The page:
This article asks whether an interdisciplinary "critical sciencestudies" (CSS) is possible between a critical theory in the Frankfurt School tradition, with its commitment to universal standards of reason, and relativistic sociologies of scientific knowledge (e.g., David Bloor's strong programme). It is argued that CSS is possible if its practitioners adopt the epistemological equivalent of Rawls's method of avoidance. A discriminating, public policyrelevant critique of science can then proceed on the basis of an argumentation theory that employs (...) an immanent standard of relevance, which is illustrated by drawing on Helen Longino's critique of behavioral theory. (shrink)
I want to make plausible the following claim:Analyzing scientific inquiry as a species of socially distributed cognition has a variety of advantages for sciencestudies, among them the prospects of bringing together philosophy and sociology of science. This is not a particularly novel claim, but one that faces major obstacles. I will retrace some of the major steps that have been made in the pursuit of a distributed cognition approach to sciencestudies, paying special attention (...) to the promise that such an approach holds out for bridging the rift between philosophy and the social studies of science. (shrink)
: This paper explores models of reflexive feminist sciencestudies through the work of Donna Haraway. The paper argues that Haraway provides an important account of sciencestudies that is both feminist and constructivist. However, her concepts of "situated knowledges" and "diffraction" need further development to be adequate models of feminist sciencestudies. To develop this constructivist and feminist project requires a collective research program that engages with feminist reflexivity as a practice.
The field of sciencestudies is the site of an explicit reflection on the ontological premises of sociology, with rival approaches defined by distinctive ways of specifying the basic constituents of reality. This article takes advantage of this debate to compare three types of ontological schemes in terms of their internal coherence and their consequences for sociology. Sociological humanism-represented by proponents of the sociology of scientific knowledge (SSK)-distinguishes between an immanent domain of social relations, a transcendent and meaningless (...) material reality, and an intermediate, socially constructed level of knowledge, meaning, and culture. Symmetrical humanism-as found in the recent writings of Andrew Pickering-insists that society too should be placed among the constructions, thereby disqualifying it as a source of explanations for human agency and leaving a detached and self-moving human agent. The relational ontology-exemplified by the "actor-network" approach of Bruno Latour and others-makes no a priori distinctions between humans and others, or between transcendent reality and construction, treating these properties as outcomes. The two humanist approaches are found to be incoherent as ontological schemes and also, contrary to the assumptions of the current debate, inimical to sociological explanation. And contrary to the antisociological stance of the actor-network approach, it is found that the relational ontology provides a consistent basis for sociological explanations of human practices. (shrink)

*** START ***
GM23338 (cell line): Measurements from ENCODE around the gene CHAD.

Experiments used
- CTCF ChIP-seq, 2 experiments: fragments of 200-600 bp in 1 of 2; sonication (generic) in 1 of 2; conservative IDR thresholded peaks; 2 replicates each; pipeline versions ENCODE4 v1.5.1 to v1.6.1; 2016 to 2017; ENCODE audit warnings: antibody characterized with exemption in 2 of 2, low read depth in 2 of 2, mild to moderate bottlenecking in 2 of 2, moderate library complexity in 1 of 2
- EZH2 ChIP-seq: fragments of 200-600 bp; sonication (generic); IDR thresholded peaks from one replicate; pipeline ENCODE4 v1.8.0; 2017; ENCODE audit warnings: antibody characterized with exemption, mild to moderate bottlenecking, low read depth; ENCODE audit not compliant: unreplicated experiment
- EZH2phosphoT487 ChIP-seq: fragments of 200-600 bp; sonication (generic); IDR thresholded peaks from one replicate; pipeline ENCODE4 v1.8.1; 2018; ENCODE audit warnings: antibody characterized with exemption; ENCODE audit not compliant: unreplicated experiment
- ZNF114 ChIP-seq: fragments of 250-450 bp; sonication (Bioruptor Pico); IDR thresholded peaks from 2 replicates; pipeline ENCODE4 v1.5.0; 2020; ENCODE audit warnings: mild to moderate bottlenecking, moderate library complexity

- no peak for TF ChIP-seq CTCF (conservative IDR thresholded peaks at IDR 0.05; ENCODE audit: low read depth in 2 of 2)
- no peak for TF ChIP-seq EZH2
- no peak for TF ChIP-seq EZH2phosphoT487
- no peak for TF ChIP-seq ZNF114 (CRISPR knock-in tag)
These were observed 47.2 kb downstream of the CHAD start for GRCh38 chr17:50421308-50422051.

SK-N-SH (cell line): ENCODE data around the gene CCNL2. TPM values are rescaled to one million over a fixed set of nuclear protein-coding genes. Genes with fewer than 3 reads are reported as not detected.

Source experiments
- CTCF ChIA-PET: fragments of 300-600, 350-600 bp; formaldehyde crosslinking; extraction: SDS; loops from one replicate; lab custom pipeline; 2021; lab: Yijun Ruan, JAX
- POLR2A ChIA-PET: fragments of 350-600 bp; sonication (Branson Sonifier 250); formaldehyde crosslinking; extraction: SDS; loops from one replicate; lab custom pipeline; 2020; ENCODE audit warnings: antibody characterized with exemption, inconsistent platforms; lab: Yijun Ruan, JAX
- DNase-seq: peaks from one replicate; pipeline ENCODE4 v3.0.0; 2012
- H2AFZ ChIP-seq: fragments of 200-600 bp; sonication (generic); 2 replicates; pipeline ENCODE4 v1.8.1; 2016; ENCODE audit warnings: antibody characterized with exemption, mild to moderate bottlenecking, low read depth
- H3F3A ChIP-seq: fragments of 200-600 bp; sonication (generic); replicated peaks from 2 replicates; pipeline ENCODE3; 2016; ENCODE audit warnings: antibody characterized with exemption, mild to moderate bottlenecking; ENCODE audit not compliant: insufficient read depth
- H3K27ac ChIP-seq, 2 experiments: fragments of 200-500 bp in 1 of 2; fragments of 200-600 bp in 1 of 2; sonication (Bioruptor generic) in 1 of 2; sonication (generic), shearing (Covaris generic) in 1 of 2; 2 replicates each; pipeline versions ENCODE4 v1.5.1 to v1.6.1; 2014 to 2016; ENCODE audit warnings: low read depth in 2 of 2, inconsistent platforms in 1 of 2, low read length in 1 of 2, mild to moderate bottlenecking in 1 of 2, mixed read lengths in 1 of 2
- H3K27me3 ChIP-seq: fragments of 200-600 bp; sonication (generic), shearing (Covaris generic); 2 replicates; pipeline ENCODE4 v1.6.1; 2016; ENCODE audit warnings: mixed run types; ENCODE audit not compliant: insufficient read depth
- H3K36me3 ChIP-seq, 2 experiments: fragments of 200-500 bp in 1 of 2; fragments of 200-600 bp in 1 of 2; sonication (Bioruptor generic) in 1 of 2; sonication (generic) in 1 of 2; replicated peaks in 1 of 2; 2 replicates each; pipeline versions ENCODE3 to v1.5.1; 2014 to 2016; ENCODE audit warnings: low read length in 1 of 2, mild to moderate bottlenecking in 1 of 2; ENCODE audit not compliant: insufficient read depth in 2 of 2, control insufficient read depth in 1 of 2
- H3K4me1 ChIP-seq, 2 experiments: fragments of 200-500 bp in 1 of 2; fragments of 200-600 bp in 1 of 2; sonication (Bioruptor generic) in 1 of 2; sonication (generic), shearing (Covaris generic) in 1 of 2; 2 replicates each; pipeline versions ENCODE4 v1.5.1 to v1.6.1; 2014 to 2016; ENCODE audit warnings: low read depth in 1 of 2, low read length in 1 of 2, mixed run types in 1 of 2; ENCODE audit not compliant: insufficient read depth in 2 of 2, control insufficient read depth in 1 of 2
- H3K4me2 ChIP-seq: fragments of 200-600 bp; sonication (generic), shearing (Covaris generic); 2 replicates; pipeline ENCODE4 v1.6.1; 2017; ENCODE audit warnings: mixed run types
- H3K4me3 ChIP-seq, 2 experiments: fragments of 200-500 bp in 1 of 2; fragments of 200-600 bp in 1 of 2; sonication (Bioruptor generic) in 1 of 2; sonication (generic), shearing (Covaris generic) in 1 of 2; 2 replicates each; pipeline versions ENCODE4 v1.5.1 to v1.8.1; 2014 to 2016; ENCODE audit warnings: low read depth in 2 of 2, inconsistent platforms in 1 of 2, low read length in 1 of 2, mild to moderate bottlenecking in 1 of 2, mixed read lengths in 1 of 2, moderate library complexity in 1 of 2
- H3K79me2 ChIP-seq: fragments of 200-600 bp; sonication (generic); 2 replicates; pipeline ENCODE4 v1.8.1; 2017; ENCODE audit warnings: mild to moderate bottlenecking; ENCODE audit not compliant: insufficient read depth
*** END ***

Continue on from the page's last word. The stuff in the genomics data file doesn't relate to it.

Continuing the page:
This paper examines the conclusions that one must draw from the finding that there are values in science. The value-ladenness of scientific claims puts the nature and role of empirical evidence into question, as seen in recent discussions in the philosophy of medicine regarding evidence-based medicine and feminist sciencestudies, which maintains the normativity of its feminist claims. Within the critical literature and debates surrounding evidence-based medicine (EBM), one finds a championing of the lessons learned from post-positivist (...)sciencestudies: the evidence-based effort to ground medical decision-making in the most rigorous sources of scientific evidence obscures the social values that necessarily enter into all decision-making contexts, the complex social context of clinical practice being no exception. The critics of EBM claim that to try to derive a formal methodology governed by pre-established rules, guidelines, and hierarchies of information misplaces the contextual and social features of biomedical knowledge and practice, thereby obscuring the power interests that so problematically dictate large factions of biomedical research and practice. Yet possible relativist implications follow from this finding, and we find that the EBM critics amply criticize EBM’s tacit theory of evidence, but then fail to formulate a constructive alternative theory of evidence within this fact-value interplay. After overviewing some such criticisms of evidence-based medicine, I turn to contemporary critical sciencestudies, especially the feminist empiricism of Lynn Hankinson Nelson and Helen Longino, for workable alternative theories of evidence within a framework of normative scientific claims. I will suggest these theories fail to guide medical decision-making because of some undesirable consequences of Quinean fact-value holism: the denial that our values have logical content and are therefore not empirically examinable relativises even these nuanced conceptions of evidence. A naturalized look at how facts and values actually interact in medical decision-making suggests that this fact/value holism is not realistic. I provide an illustrative example of a physician devising a treatment recommendation for a patient to demonstrate that in practice, facts and values intermingle in the decision-making process without indeterminacy and subsequent appeals to moral and political frameworks, as feminist empiricism suggests. In the end, value-laden evidence can retain its adjudicative force and normativity. (shrink)